Published on August 13, 2018
Significant procedural policy changes already implemented and on the horizon: United States Citizenship and Immigration Services (USCIS) Rescission of Deference impacting non-immigrant visa extensions, the ability of USCIS to issue a Notice to Appear (NTA) after an application is denied, and ability of USCIS to deny a benefit, application, and petition without issuance of a Request for Evidence (RFE) or Notice of Intent to Deny (NOID).
Of the numerous USCIS policy changes, one which has already affected employment immigration is the new policy rescinding prior deference for previously approved nonimmigrant visas, for example, H-1B and L-1visas.
On October 23, 2017, USCIS rescinded a prior 2004(1) memo providing deference to previously approved nonimmigrant visa petitions. The effect of this rescission can be seen in the increased scrutiny placed on previously approved petitions. For petitioning companies, this means that USCIS is often requesting company records that date back years. For example, an employee who entered on an L visa three years ago, and is now seeking an extension, may have to provide company records from four years ago or even longer, depending on the initial filing. While most corporate clients have secure internal policies and sufficient documentation to show this, the hardest hit companies are ones without strong internal human resource policies or secure international coordination between affiliates. Therefore, we would advise companies, especially multi-national corporations, to standardize human resources policies, particularly in retaining critical employee documentation for teams with employees who are currently in H or L status or potentially might be sponsored for H or L status.
Of the proposed policy changes set to take effect within the next months, one of the most concerning is the expansion of Service’s authority to issue a Notice to Appear, a charging document which puts and immigrant into deportation proceedings after denial of a petition or application. On June 28, 2018, USCIS issued a new policy memorandum significantly expanding the Service’s authority to issue a Notice to Appear (NTA) upon denial of a nonimmigrant or immigrant petition. A Notice to Appear is a charging document instructing the individual to appear in immigration court for removal proceedings. The consequence of an issued NTA is very harsh.(2) If the individual departs from the United States after receiving the NTA and fails to appear in immigrant court, this failure to appear triggers a five (5) year bar on re-entry to the United States. If the individual chooses to remain in the United States and fight the removal proceedings, he or she is accruing unlawful status and cannot work in the United States during this removal process. As of July 30, 2018, USCIS has clarified that implementation of the Notice to Appear policy memorandum is postponed until the issuance of accompanying operational guidance, which is to be issued within 30 days.(3)
On July 13, 2018, USCIS further changed their policies on the issuance of a Request for Evidence (RFE) and a Notice of Intent to Deny (NOID). Effective September 11, 2018, USCIS may outright deny petitions deemed filed with insufficient evidence, or without a necessary form instead of issuing a RFE or a NOID prior to issuance of a denial.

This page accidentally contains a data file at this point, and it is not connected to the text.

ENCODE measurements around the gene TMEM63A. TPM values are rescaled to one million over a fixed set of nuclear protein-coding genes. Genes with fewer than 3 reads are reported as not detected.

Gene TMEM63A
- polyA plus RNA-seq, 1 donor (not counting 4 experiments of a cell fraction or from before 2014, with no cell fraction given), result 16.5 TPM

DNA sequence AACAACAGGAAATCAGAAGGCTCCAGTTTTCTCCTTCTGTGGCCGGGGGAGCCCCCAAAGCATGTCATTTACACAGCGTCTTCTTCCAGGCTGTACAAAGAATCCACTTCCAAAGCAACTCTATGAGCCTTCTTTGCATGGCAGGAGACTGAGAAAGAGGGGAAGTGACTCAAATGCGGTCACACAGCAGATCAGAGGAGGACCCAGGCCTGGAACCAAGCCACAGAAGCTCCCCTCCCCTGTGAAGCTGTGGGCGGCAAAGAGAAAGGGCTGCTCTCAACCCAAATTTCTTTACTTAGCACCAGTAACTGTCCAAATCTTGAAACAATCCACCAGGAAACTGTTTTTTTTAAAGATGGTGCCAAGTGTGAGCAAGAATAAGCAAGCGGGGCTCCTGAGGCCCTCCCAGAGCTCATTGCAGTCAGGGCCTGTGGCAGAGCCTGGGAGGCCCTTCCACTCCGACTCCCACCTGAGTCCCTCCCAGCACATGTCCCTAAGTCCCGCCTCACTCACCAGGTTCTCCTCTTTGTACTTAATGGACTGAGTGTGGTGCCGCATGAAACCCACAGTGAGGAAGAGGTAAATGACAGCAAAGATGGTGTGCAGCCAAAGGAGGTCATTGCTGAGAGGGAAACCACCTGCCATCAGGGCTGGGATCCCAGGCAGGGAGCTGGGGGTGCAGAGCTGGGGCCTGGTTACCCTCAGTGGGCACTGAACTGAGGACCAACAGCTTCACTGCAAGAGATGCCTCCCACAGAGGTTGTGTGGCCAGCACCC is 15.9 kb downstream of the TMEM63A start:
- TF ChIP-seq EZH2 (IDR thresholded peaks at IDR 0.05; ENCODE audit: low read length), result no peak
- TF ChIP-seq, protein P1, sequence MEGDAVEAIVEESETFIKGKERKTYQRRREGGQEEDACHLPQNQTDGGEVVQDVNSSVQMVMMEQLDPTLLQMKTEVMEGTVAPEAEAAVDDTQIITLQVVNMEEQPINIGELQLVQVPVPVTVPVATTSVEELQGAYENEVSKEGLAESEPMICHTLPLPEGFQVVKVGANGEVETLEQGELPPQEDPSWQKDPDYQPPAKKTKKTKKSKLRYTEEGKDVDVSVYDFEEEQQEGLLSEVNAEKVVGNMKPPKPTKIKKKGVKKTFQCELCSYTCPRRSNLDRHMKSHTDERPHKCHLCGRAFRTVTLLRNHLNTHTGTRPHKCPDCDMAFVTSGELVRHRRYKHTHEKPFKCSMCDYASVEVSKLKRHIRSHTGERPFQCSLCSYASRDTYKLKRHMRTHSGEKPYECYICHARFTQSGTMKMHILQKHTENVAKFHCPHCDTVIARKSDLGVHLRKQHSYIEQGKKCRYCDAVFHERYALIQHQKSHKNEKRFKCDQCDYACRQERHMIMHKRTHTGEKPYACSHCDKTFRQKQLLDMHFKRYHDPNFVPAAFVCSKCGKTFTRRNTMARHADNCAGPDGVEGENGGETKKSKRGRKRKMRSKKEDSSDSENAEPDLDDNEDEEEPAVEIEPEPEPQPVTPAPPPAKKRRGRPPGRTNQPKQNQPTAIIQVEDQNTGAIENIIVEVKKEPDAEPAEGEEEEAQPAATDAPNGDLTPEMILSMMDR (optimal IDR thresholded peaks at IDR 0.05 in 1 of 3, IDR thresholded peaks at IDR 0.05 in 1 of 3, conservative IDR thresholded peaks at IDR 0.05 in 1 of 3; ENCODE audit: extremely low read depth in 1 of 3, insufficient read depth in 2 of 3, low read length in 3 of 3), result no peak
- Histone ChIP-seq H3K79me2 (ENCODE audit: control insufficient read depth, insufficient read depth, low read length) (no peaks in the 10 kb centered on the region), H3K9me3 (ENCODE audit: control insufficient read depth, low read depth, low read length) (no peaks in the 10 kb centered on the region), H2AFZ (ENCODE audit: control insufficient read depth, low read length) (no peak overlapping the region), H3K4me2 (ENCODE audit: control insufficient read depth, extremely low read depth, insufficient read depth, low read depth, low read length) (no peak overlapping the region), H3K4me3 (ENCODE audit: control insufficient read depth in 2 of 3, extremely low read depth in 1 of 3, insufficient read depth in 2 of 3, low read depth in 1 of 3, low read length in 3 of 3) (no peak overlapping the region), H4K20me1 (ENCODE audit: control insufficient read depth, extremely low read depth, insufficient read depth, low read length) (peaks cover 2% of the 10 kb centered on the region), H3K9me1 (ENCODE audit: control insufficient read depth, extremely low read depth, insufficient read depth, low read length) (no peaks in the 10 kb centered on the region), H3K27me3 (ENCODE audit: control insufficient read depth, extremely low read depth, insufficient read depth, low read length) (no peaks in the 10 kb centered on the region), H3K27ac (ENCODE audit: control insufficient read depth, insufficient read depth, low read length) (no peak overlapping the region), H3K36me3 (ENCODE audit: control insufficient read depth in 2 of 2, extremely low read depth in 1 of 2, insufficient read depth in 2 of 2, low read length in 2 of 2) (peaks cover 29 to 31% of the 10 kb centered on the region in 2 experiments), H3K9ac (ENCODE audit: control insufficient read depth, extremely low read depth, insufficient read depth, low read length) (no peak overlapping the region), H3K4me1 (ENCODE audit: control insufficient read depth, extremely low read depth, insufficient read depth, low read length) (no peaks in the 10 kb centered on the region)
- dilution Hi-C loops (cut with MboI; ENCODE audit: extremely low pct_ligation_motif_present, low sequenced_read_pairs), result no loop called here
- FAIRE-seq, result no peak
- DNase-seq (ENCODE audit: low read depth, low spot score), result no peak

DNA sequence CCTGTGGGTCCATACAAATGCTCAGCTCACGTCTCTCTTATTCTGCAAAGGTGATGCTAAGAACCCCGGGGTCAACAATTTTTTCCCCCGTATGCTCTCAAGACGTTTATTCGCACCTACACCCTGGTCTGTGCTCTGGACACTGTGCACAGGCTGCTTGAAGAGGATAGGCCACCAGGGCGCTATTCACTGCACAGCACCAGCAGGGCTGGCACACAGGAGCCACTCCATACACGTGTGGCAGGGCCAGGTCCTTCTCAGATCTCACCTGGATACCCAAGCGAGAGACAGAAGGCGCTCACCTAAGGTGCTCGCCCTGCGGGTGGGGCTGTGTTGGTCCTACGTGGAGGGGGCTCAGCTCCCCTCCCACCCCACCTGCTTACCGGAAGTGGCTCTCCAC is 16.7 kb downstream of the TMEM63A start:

These policy changes increase the risks of filing a petition as well as the importance of providing sufficient evidence and documentation with the initial filing. An experienced immigration attorney may help companies determine the type of documentation as well as brainstorm potential creative ways to prove a case without divulging too much corporate information or providing too much corporate documentation. These policies, along with the already enacted USCIS policy changes, have drastically increased the burden on petitioning companies to provide more corporate information as well as the inherent risks involved in any immigrant or nonimmigrant petition filing.
(1) See Memorandum from William R. Yates to Service Center Directors (Apr. 23, 2004) (directing adjudicators to provide deference to previously approved nonimmigrant visa petitions. This directive streamlined the H-1B and L-1 processes for business visas and provided a more secure avenue for skilled professionals from backlogged countries, namely China and India, with an already approved Form I-140 to stay and work in the USA while their priority dates have yet to become current, as these individuals often have to file multiple H-1B extensions before their priority date becomes current. While this avenue still exists, these new policy changes have placed significant roadblocks in the process of obtaining status extension).
(2) STUART ANDERSON, New USCIS Policy Will Carry Harsh Consequences for Applicants, FORBES, (Jul. 11, 2018), https://www.forbes.com/sites/stuartanderson/2018/07/11/new-uscis-policy-will-carry-harsh-consequences-for-applicants/.
(3) See Memorandum from USCIS on Updated Guidance on the Implementation of Notice to Appear Policy Memorandum (last updated Jul. 30, 2018).
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Jen Chen can be reached at 206.654.2250 or [email protected].
Marsha Mavunkel can be reached at 206.654.2253 or [email protected].
Amy Royalty can be reached at 206-654-2260 or [email protected].
Joel Paget can be reached at 206.654.2215 or [email protected].
Janet Cheetham can be reached at 206.654.2235 or [email protected].
Cody Nunn can be reached at 206.654.2280 or [email protected].
This message has been released by the Immigration Group at Ryan, Swanson & Cleveland, PLLC to advise of recent developments in the law. Because each situation is different, this information is intended for general information purposes only and is not intended to provide legal advice on any specific facts and circumstances. Ryan, Swanson & Cleveland, PLLC is a full-service law firm located in Seattle, Washington.